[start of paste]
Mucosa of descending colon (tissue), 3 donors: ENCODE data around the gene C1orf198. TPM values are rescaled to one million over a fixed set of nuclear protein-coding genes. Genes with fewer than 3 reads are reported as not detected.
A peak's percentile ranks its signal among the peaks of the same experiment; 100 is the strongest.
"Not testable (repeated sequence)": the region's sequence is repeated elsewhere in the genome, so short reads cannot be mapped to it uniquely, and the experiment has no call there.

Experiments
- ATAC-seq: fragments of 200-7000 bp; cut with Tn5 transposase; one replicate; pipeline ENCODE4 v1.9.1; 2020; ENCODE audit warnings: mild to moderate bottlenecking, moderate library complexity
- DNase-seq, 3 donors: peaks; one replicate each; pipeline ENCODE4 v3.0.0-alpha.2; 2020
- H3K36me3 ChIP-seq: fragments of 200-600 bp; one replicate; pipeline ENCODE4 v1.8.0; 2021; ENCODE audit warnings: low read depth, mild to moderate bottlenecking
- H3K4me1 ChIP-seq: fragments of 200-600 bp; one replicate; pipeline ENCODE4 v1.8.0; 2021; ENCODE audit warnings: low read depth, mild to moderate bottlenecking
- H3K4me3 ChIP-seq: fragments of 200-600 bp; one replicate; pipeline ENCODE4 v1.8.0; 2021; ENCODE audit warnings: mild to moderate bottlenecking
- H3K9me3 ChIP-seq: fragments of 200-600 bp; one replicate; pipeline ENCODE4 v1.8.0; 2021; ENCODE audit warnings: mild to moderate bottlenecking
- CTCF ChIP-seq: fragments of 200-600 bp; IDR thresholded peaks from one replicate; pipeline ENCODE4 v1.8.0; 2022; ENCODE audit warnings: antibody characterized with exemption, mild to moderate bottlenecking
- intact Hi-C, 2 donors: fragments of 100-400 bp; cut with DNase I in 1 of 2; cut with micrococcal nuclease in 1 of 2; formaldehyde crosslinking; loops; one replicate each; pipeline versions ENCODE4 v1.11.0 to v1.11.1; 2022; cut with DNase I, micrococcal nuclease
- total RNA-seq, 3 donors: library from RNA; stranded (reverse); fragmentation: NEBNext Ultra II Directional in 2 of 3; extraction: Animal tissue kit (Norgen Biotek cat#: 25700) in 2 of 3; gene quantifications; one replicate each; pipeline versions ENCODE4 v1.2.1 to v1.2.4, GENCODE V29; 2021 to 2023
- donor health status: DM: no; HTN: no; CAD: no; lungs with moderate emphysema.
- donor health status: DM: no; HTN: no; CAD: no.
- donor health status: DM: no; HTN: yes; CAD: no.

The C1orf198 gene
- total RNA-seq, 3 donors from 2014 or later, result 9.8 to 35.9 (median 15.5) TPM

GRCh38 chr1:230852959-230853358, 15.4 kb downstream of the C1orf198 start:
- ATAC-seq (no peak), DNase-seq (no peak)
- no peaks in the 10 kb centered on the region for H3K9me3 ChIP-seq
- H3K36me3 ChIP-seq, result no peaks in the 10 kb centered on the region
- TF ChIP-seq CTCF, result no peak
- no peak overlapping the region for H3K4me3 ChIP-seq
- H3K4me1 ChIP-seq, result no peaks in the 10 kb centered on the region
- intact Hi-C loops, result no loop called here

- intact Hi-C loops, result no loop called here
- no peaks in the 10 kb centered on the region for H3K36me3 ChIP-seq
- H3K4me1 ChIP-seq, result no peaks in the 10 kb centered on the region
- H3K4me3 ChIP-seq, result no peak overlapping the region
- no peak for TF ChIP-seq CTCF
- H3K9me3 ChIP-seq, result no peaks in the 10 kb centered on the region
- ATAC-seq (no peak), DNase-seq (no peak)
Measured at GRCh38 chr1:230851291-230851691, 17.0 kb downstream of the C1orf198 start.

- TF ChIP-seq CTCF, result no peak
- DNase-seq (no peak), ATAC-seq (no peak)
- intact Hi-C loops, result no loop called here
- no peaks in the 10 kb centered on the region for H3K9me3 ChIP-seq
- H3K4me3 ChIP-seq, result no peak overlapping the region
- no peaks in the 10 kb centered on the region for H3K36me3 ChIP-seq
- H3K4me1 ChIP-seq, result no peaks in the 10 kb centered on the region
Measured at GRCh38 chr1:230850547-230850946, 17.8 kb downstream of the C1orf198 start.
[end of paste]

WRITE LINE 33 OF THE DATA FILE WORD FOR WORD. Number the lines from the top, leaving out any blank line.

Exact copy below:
- ATAC-seq (no peak), DNase-seq (no peak)